Both the Fraser River sockeye and Pacific herring stocks are, by many accounts, on the verge of collapse, just as East Coast cod stocks did in the late 1980s. In the case of the cod, the Department of Fisheries and Oceans ignored early warnings from scientists and threatened some with loss of their jobs if they spoke out. Is that pattern repeating itself on the West Coast?
THE UNFOLDING PRESENTATIONS at the Cohen Commission Inquiry into the 2009 Fraser River sockeye collapse, as well as at a recent symposium on the collapse of the BC herring fishery, suggest that history may be repeating itself.
By the time the federal government imposed a moratorium on the eastern cod fishery in 1992, it was too late. Many questioned why the Department of Fisheries and Oceans (DFO) didn’t warn the government earlier.
The answer was made clear in 1997 with the publication of an article in the Canadian Journal of Fish and Aquatic Science. Entitled “Is Scientific Inquiry Incompatible with Government Information Control?” its authors, scientists Jeffrey Hutchings, Carl Walters and Richard Haedrich—two formerly with DFO—provided evidence of the suppression of and political interference with research by industry-influenced government officials. The article concluded:
“The present framework for linking science with management can, and has, led to abuses that threaten the ability of scientists to understand fully the causes of fish declines, to identify means of preventing fishery collapses from recurring, to incorporate scientific advice in management decisions, and to communicate research in a timely fashion to as wide an audience as possible. The existing framework of government-sponsored fisheries science needs to be replaced. It has failed to ensure viable fish resources and thereby sustain the fishing people and fishing communities upon which successful fisheries management depends. The economic and societal cost of this failure to Canada has been enormous.”
Similar issues with government scientists were expressed frequently at the recent and concurrent Cohen Commission and Simon Fraser University symposium on the herring collapse. Sifting through thousands of pages of documents, memos, emails, scientific papers and transcripts, it is hard to find reassurance that DFO has begun to separate research from industry collusion and not interfered in scientific conclusions. Nor has DFO allowed its scientists to communicate publicly about their research, except in controlled situations.
Independent researchers and representatives of coastal First Nations are showing signs that they will not tolerate a catastrophe of the scale of the eastern cod fishery here on the west coast—but it’s an upstream swim.
Much of the attention at the Cohen Commission has centred around the testimony of DFO scientist Dr Kristi Miller. Miller heads a $6-million salmon-genetics project at the federal Pacific Biological Station in Nanaimo. She had an article published in the prestigious journal Science this past winter—but was ordered by her superiors not to do media interviews around it.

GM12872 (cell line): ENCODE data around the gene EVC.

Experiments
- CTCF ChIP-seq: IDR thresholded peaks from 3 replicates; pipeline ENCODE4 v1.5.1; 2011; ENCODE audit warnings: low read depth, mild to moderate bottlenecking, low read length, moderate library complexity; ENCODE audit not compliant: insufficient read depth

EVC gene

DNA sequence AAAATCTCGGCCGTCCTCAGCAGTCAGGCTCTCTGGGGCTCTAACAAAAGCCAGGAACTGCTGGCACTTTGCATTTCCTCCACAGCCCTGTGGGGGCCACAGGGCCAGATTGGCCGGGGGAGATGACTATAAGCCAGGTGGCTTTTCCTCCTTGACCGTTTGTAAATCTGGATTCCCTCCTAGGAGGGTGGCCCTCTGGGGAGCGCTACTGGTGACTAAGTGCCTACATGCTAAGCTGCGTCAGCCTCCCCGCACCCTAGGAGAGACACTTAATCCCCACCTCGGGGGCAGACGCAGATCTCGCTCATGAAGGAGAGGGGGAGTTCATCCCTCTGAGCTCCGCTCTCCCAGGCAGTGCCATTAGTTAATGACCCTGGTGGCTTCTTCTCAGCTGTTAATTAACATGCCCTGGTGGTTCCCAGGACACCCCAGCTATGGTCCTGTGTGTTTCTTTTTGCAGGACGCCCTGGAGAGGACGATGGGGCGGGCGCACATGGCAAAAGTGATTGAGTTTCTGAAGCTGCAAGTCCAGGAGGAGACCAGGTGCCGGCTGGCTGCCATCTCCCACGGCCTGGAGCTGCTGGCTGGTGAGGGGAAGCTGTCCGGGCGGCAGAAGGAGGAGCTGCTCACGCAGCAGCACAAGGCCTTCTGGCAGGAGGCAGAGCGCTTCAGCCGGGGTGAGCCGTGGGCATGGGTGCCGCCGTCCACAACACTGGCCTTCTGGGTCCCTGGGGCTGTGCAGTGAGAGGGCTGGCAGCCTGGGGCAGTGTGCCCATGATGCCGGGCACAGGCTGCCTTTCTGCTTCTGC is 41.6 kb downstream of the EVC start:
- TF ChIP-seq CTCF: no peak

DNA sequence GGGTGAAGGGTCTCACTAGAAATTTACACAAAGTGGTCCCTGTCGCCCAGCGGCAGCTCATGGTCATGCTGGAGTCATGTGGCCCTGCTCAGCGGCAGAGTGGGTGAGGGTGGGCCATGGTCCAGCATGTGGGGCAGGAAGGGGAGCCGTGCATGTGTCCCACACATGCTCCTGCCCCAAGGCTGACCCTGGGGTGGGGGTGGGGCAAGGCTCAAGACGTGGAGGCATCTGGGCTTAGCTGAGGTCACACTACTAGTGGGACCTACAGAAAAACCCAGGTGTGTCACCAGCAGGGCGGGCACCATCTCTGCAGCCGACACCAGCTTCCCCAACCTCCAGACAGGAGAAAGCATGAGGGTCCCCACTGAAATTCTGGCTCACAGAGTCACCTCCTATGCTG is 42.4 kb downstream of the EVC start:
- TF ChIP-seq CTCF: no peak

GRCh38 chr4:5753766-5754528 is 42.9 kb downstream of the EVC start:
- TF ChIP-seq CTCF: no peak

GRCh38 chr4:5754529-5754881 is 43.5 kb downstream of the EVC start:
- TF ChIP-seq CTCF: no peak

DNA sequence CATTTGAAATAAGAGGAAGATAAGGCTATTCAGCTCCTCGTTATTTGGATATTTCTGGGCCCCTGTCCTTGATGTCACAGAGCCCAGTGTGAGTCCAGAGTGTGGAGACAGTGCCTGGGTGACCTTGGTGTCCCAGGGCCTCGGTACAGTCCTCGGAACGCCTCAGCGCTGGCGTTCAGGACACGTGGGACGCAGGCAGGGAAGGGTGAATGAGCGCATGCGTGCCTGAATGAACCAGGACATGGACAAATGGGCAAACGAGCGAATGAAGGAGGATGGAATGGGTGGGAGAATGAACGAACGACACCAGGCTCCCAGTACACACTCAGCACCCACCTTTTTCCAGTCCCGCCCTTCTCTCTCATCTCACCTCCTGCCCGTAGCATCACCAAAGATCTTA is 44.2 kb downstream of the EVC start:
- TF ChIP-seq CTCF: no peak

Miller uncovered what she described at the Cohen Commission as potentially the “smoking gun” for the sockeye collapse. In the course of running genomic profiles on sockeye, she discovered the vast majority of them were carrying the signature of a “novel” virus or parvovirus that could weaken the fish and make them vulnerable to a host of symptoms—variously called marine anemia and plasmacytoid leukemia. She stated that there were many elements of the history and timing of these diseases that potentially implicated this parvovirus in declines of other species of salmon—for example, Chinook in fish farms between 1988 and 1991—and that this is what tipped her to look at the possible linkages of this virus to the sockeye collapse.
Under questioning at the Commission, it was revealed that Dr Miller had prepared a report in 2009 that included her hypothesis that this virus may be suggestive that hatcheries and aquaculture were playing a role in the decline of the sockeye. But she was asked by her employer to remove this reference from her report. When asked why, Miller stated, “I honestly don’t remember the dialogue that occurred associated with that, but I think that many felt that to be highly speculative and not really well supported.”
She was also restricted from presenting at an earlier Simon Fraser think-tank into the sockeye salmon collapse. When asked about that, she stated, “I think that to be precautionary, they [DFO] would limit the exposure of scientists to any meetings that were likely to attract public attention and media.”
While she stated that she is not prevented from publishing her research, she added, “What we have been told is that we’re not to speak about our findings until we testify here in the Cohen Inquiry. I don’t know at what point that ban in speaking to the public will be lifted. I don’t believe it is lifted yet.”